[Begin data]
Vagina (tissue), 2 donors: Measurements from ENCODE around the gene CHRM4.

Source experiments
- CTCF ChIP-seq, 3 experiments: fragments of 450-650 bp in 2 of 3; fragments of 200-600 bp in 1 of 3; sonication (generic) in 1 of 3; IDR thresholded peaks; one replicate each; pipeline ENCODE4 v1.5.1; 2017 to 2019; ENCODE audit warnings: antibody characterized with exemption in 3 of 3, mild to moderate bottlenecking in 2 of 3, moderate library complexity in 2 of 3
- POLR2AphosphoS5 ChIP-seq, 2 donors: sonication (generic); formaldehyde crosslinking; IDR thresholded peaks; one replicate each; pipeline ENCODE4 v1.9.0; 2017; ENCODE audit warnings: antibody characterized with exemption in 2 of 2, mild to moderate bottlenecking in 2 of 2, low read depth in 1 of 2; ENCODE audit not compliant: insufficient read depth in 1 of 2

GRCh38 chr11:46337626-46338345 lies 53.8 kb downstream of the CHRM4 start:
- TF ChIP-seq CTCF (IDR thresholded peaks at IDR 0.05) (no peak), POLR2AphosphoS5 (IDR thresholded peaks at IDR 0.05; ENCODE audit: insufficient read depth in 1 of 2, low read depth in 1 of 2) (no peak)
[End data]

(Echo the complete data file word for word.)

Vagina (tissue), 2 donors: Measurements from ENCODE around the gene CHRM4.

Source experiments
- CTCF ChIP-seq, 3 experiments: fragments of 450-650 bp in 2 of 3; fragments of 200-600 bp in 1 of 3; sonication (generic) in 1 of 3; IDR thresholded peaks; one replicate each; pipeline ENCODE4 v1.5.1; 2017 to 2019; ENCODE audit warnings: antibody characterized with exemption in 3 of 3, mild to moderate bottlenecking in 2 of 3, moderate library complexity in 2 of 3
- POLR2AphosphoS5 ChIP-seq, 2 donors: sonication (generic); formaldehyde crosslinking; IDR thresholded peaks; one replicate each; pipeline ENCODE4 v1.9.0; 2017; ENCODE audit warnings: antibody characterized with exemption in 2 of 2, mild to moderate bottlenecking in 2 of 2, low read depth in 1 of 2; ENCODE audit not compliant: insufficient read depth in 1 of 2

GRCh38 chr11:46337626-46338345 lies 53.8 kb downstream of the CHRM4 start:
- TF ChIP-seq CTCF (IDR thresholded peaks at IDR 0.05) (no peak), POLR2AphosphoS5 (IDR thresholded peaks at IDR 0.05; ENCODE audit: insufficient read depth in 1 of 2, low read depth in 1 of 2) (no peak)